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Initializing a Python dictionary

Dictionaries are associative arrays mapping keys to values. They are very useful in many Python applications. In this blogpost, we will show you 8 different ways to initialize a Python dictionary.

Method 1: Initialize a Python dictionary with {}

The first way to initialize a Python dictionary is to give the list of key-value pairs within curly braces. For instance:
This outputs:
This is the most straightforward way to initialize a Python dictionary.

Method 2: Initialize a Python dictionary with dict() constructor

The second way to initialize a Python dictionary is to use the dict() constructor. Note that in the syntax below, you input assignments of values to keys.
The printed dictionary has the same format as before:

Method 3: Initialize a Python dictionary using list notation

We can also use a list of tuples and the dict constructor to make up a dictionary.
The output is:
Note that in the first printed line, the output is a list of tuples. In the second printed line we see a dictionary because it uses the list as input to the dictionary.

Method 4: Initialize a Python dictionary using zip()

A fourth way to initialize a Python dictionary is to create two lists, one containing keys and one containing values, and use the zip() function to create pairs of (key,value) from corresponding entries of the two lists.
The output is:

Method 5: Initialize a Python dictionary using fromkeys()

This method is applicable only if all keys have the same value (which is usually satisfied in some initialization settings). For instance, before you begin grocery shopping, values are zero for all the fruits. fromkeys() is a method applicable to the dict() class.
The output is:

Method 6: Initialize a Python dictionary using dictionary comprehension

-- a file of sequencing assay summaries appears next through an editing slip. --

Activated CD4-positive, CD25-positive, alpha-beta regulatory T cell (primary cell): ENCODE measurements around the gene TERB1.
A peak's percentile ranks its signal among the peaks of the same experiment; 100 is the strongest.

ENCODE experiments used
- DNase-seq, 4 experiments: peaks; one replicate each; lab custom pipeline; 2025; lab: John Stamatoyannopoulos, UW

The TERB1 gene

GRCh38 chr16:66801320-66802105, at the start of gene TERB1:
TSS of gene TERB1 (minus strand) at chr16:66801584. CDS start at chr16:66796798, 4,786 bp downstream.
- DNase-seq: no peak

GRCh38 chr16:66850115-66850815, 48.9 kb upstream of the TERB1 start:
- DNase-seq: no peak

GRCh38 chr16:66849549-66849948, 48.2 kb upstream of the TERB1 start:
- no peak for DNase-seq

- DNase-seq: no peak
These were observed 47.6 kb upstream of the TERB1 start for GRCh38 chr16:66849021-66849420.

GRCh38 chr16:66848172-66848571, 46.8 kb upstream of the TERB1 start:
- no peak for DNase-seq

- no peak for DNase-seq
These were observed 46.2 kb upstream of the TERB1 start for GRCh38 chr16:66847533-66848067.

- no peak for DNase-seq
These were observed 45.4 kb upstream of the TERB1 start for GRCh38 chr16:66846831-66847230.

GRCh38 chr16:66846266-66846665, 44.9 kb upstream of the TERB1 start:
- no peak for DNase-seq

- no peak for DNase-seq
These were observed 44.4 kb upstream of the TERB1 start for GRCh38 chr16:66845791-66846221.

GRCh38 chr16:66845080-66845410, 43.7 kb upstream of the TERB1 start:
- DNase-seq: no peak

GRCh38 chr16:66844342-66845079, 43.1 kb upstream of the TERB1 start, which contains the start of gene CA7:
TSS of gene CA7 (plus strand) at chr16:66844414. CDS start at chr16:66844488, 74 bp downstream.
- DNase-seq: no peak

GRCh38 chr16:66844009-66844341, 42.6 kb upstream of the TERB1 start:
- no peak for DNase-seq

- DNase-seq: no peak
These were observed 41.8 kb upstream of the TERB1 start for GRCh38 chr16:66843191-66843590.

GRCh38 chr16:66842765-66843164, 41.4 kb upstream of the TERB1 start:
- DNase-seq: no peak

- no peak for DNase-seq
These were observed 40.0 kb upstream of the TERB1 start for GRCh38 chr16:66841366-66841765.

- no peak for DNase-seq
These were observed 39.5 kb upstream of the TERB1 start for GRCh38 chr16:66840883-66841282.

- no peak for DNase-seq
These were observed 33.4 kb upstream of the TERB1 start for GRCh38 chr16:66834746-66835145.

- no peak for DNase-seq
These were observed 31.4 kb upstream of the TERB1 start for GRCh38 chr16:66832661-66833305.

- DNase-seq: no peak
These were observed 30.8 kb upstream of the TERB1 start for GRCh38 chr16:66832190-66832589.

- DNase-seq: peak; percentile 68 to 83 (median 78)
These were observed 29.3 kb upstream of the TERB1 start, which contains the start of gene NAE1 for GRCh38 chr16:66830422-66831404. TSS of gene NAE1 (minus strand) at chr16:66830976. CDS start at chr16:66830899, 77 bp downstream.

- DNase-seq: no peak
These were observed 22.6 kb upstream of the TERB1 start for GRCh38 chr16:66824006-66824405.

A variant of the above is to use dictionary comprehension to loop through the keys and assign an initial value. See for instance:
The output is as expected:

Method 7: Initialize a Python dictionary using list comprehension

This approach is a minor variant of the previous approach. We first initialize the dictionary to be an empty dictionary and use list comprehension syntax to set default values for keys.
The output is the same as before:

Method 8: Initialize a Python dictionary using defaultdict()

In all of the above approaches, if you try accessing the dictionary with a non-existent key, you will get an error. For instance if you try:
The output is:
The final method for initializing a dictionary will never give such an error as it allows you to provide default values for non-existent keys. This method does not come with Python as default but comes as part of the collections package. It takes as input a function that returns a default value (here presented in lambda notation):
The output is:
because the lambda function gives the default value as 0.
So there you have it - 8 different ways to initialize a Python dictionary! Which one is your favorite? Learn more about dictionaries in our posts about length of a dictionary, and about empty dictionaries in Python.
Interested in more things Python? See our blogpost on Python's enumerate() capability. Also if you like Python+math content, see our blogpost on Magic Squares. Finally, master the Python print function!
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